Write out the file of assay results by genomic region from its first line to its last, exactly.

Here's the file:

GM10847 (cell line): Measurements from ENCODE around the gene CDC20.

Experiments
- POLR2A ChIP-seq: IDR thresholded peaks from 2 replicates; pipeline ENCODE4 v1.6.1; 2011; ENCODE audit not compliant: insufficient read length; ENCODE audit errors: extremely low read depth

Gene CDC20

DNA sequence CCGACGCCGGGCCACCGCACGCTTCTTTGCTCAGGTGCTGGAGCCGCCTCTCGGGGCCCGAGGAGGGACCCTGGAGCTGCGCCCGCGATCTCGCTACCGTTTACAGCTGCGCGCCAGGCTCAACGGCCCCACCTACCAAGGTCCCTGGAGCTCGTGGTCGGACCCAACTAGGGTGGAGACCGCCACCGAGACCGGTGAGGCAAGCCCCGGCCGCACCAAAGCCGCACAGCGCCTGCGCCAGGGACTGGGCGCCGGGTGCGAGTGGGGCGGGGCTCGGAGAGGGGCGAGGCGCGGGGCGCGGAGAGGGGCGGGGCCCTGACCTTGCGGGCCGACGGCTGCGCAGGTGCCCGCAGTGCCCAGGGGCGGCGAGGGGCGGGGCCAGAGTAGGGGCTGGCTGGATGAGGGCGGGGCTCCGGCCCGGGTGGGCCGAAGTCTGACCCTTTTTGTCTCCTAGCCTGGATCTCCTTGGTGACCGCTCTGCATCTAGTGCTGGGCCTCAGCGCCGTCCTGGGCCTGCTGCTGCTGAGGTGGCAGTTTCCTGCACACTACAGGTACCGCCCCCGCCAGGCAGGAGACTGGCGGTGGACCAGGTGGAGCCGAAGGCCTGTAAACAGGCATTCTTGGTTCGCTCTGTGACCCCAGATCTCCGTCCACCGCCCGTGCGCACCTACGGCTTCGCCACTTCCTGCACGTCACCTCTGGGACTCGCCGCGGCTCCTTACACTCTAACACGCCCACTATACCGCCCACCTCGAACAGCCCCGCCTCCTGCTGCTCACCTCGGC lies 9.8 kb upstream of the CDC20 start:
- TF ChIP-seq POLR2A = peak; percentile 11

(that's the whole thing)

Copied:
GM10847 (cell line): Measurements from ENCODE around the gene CDC20.

Experiments
- POLR2A ChIP-seq: IDR thresholded peaks from 2 replicates; pipeline ENCODE4 v1.6.1; 2011; ENCODE audit not compliant: insufficient read length; ENCODE audit errors: extremely low read depth

Gene CDC20

DNA sequence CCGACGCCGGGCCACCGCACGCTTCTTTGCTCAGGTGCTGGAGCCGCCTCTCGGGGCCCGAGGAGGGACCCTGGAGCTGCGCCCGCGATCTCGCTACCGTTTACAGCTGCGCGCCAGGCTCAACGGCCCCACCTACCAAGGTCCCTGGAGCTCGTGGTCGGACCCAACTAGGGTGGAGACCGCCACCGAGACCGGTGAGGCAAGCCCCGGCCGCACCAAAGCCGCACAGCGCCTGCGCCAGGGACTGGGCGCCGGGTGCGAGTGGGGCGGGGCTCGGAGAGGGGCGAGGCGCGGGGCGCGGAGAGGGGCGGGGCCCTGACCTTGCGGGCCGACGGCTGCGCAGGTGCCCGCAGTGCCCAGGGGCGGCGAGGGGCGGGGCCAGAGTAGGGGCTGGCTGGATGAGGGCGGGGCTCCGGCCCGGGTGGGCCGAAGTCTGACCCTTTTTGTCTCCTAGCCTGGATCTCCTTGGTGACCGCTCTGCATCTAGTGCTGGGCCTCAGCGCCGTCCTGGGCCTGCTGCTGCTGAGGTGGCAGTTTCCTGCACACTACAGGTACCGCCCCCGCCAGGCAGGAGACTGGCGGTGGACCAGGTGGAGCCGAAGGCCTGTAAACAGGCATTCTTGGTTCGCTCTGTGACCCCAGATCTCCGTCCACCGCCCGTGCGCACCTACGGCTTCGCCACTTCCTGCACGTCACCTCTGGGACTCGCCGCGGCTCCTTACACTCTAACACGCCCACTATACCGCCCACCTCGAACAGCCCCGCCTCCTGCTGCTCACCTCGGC lies 9.8 kb upstream of the CDC20 start:
- TF ChIP-seq POLR2A = peak; percentile 11